Sunday, February 19, 2012

Submarine (2010): An Instant Classic


I finally got around to watching Submarine (2010) today because the WideSight shop on Lockhart Road marked it down to $49HKD (less than $7USD).

A recent review over at A Hero Never Dies also sealed the deal in advance. And, like that always readable blogger, I felt that Oliver in the film bore a certain similarity to good old Max Fischer.

Craig Roberts is pretty solid as Oliver, our hero and narrator. Like Max Fischer before him, he's not an entirely likable character. There's a fine line between being precocious and being a selfish jerk and Oliver crosses that line frequently.

Still, the film is more subtle with this sort of thing than any American film would ever be. Oliver is not perfect but he's human and recognizable to a viewer.

(Add to that the fact that Roberts' performance calls to mind a young Woody Allen in many moments.)

The other reason to go back some 14 years to Max Fischer is that this is perhaps the most well written teen character we've seen on cinema screens since Rushmore (1998).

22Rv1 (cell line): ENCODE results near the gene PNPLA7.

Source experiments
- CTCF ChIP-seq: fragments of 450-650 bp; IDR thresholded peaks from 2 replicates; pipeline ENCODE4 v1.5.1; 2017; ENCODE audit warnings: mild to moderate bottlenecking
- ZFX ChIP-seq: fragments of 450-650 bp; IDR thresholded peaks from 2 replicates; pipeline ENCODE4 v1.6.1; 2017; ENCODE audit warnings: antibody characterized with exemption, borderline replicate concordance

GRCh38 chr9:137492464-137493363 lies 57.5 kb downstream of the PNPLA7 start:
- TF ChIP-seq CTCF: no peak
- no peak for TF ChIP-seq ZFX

The budding love affair between Oliver and his dream girl (Jordana) is well done and I found myself almost crying with joy during the film's exquisite and perfectly paced first half.

Another plus here is the presence of the always excellent Noah Taylor as Oliver's dad.


Paddy Considine adds another wacko to his CV. Really, he's never going to top Morell in A Room for Romeo Brass (1999) for me. I've not seen all of his films but he's always an interesting actor and, oddly, he underplays the kook in Submarine (2010) a bit. The character -- that mullet! -- is a broad one, to be sure, but Considine tones things down a bit and leaves a lot of questions unanswered about this character. We're never quite sure what that fellow is up to beyond his New Age claptrap.


Yasmin Paige is fantastic as Jordana. She makes the school-girl less a simple object of affection and more a real character. As viewers, we only know of her what Oliver chooses to reveal as a narrator but, still, she seems altogether more mature, if a bit caustic, than Oliver.


The film lost a bit of steam in the mid-section but, still, it's a near masterpiece as far as I'm concerned.

Submarine (2010) shows a character in the process of growing up and, frankly, that ending is so good because Oliver is a bit of a selfish idiot at times.

And the scenery of the Welsh countryside adds immeasurably to the mood of the picture.

I feel a bit stupid now having waited so long to finally watch such an affecting and touching film. Submarine (2010) is just a joy to watch.